Philadelphia CIO Dianah Neff sees green lights ahead for the city’s high-speed wireless project, which was approved by the city council on May 11. The citywide network, designed to cover 135 square miles, was set to begin construction in June and should finish testing in a 15-square-mile trial zone in September.
If the technology performs as promised, a full rollout will take place over the following nine to 12 months, Neff says. The result will be both a Wi-Fi infrastructure from Tropos Networks for 1Mbps residential service and a Canopy mesh network from Motorola, allowing users connectivity across a wide area.
City council approval was the last major hurdle for the controversial network. Similar projects nationwide are being fought by large cable and telecom providers (for more details, see Wi-Fight.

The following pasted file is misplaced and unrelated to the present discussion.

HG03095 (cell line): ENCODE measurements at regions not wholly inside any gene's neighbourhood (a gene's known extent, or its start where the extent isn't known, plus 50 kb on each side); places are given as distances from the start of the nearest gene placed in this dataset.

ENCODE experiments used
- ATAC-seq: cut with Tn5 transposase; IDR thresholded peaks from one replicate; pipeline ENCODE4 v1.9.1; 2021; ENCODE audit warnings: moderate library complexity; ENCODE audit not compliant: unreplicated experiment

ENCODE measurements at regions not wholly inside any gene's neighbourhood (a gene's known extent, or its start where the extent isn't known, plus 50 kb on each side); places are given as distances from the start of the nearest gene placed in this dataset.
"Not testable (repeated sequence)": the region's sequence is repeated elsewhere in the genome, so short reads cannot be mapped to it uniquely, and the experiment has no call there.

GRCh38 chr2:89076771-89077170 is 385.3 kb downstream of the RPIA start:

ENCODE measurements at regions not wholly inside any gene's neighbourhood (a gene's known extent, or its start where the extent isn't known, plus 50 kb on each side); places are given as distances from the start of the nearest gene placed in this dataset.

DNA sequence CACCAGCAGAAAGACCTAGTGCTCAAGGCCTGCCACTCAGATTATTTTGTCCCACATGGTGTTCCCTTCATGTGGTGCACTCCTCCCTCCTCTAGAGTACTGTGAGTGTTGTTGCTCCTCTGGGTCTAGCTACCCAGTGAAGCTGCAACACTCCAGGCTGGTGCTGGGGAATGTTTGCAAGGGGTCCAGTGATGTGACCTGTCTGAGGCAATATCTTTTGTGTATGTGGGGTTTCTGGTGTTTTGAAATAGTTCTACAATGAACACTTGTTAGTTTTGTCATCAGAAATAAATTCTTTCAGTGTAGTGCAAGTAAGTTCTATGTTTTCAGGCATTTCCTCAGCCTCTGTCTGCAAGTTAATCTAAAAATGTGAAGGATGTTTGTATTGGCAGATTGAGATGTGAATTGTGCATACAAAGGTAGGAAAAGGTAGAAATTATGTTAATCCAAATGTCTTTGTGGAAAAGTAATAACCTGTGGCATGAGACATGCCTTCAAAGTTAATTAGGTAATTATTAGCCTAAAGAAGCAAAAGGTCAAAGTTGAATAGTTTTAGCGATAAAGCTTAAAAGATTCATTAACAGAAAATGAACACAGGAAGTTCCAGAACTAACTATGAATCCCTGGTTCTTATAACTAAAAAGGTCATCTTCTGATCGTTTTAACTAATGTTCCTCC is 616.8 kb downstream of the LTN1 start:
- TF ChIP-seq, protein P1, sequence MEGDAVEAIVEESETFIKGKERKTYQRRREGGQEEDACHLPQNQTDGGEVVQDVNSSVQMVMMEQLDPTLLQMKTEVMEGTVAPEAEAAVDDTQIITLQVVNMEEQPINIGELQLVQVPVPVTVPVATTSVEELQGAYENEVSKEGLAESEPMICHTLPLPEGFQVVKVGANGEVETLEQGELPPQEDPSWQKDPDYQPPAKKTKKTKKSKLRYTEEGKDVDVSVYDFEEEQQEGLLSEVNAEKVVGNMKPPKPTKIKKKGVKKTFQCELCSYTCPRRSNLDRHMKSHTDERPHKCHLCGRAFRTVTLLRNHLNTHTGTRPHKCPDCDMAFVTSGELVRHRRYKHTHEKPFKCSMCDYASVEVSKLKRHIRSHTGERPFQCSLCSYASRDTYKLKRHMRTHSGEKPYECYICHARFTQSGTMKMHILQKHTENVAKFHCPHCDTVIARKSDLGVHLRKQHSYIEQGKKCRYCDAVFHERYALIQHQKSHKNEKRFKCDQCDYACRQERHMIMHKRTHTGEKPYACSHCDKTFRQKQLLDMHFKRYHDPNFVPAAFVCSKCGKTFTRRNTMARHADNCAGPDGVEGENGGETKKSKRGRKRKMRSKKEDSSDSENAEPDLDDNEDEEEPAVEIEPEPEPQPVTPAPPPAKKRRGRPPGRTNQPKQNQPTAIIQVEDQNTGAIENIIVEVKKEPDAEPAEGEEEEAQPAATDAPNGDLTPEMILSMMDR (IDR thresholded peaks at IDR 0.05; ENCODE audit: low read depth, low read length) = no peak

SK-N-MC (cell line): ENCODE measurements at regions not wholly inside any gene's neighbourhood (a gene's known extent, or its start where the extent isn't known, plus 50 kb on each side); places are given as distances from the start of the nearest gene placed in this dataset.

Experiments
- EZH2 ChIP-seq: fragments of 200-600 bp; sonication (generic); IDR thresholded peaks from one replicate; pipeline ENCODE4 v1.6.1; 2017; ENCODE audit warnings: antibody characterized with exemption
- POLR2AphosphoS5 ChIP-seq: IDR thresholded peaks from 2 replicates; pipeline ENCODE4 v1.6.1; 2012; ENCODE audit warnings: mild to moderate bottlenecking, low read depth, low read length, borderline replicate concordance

Within five years, the city expects 20 percent of local businesses with less than 10 employees (about 2,600 companies) to subscribe to the T-1 service. The wireless project was not designed with large enterprises in mind, Neff says.
EarthLink will build and own the network, offering its own Internet access service and also selling access wholesale to other Internet service providers. The city will pay nothing and receive right-of-way fees as well as some free accounts for official use. A nonprofit group, Wireless Philadelphia, will oversee EarthLink’s operation of the network.
The regular price of the residential Wi-Fi service should be around $20 per month. Meanwhile, EarthLink and the city are working to set a subsidized price for low-income residents, estimated at about $10 a month. Prices have not yet been set for the T-1 service.
A large part of the motivation behind the project is to bring broadband to residents who can’t afford it and small businesses in areas where existing high-speed services are hard to get, Neff adds.